I love to use podcasts as a way to clear my head and inspire creativity. New to my queue is “Game Plan,” a show by Bloomberg that dives into office culture. I listened to their episode on office jargon, and it made me think of just how easily the mass communication business can turn into the miscommunication business.
Most industries have jargon, and advertising is no exception. But our industry is different from many others. Our job is to construct and communicate messages to consumers clearly; and to do that, advertisers have the responsibility to break down a few communication barriers.
At the last “Friday at 4,” we played a game similar to Balderdash, using cards with office jargon terms and phrases on them. The phrases got pretty ridiculous, like “bleeding edge” and “open the kimono.” After the jargon was read by one player, all the other players wrote down a definition for that card. The players had to guess what the jargon meant or bluff their definition. All the cards were read aloud, and each player voted the correct definition. If a player’s definition was chosen, a point was awarded to that player. If a player picked the right definition, they got a point, too. If a player submitted a definition that was close to the correct term, they got a point as well. If no one guessed the actual definition, the reader got three points.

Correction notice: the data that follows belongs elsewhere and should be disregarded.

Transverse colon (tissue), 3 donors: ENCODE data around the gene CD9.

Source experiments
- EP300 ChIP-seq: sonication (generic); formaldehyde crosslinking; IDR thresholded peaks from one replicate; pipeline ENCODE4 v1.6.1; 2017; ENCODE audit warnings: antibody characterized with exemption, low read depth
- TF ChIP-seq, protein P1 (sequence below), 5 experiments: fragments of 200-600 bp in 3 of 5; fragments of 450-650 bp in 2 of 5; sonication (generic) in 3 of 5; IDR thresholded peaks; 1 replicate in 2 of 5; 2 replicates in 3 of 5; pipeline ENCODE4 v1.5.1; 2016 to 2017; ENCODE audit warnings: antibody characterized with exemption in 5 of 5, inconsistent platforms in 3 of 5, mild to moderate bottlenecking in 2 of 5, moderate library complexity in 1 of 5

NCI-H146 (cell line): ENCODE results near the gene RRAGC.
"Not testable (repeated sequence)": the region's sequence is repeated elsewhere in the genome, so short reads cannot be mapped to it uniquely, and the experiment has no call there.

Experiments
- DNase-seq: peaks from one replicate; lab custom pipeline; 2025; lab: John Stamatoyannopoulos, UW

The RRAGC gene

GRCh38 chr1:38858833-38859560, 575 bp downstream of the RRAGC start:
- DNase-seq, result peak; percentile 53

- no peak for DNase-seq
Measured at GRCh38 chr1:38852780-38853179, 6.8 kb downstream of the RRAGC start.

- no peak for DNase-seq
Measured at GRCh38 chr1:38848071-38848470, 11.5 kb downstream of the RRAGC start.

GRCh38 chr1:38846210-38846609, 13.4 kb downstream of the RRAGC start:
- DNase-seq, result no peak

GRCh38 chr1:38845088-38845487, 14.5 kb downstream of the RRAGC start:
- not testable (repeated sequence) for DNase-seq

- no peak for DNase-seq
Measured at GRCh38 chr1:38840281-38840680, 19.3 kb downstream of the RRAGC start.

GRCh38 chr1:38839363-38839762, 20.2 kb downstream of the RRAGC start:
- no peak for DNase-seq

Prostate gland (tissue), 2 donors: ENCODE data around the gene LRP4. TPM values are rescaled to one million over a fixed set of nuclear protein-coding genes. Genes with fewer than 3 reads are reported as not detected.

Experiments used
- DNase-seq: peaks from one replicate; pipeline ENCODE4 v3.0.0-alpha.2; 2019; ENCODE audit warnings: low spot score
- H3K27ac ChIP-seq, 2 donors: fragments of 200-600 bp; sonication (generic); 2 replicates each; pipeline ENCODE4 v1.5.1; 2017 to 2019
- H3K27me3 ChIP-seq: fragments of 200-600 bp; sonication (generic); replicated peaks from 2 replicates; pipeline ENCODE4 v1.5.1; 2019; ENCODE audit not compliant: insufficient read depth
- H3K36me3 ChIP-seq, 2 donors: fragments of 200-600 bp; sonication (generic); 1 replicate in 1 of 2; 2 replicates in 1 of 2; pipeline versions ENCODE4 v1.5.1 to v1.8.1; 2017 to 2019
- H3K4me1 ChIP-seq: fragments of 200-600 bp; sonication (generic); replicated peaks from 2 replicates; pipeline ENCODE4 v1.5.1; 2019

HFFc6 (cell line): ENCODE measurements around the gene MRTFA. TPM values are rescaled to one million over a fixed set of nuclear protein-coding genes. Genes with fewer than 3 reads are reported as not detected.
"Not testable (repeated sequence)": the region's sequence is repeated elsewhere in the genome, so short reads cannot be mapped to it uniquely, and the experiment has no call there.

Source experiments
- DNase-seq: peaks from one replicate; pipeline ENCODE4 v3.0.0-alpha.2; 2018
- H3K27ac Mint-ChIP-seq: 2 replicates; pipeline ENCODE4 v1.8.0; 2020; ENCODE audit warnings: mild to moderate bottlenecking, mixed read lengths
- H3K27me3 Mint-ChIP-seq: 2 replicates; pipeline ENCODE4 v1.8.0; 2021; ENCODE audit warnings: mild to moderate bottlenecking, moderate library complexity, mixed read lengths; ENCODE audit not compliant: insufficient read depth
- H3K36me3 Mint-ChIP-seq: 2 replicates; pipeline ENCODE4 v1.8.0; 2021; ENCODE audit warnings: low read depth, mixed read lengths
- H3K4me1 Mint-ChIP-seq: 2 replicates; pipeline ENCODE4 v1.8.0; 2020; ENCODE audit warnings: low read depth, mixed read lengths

It was a fun way to spark creativity in writing and persuasion, and the game allowed us to assess our own use of the dreaded language. Even commonly used phrases, like “let’s circle back to this,” can become confusing and unnecessary.
Once we realize how our words are perceived, it’s easier to construct more meaningful messages and accomplish our communication goals.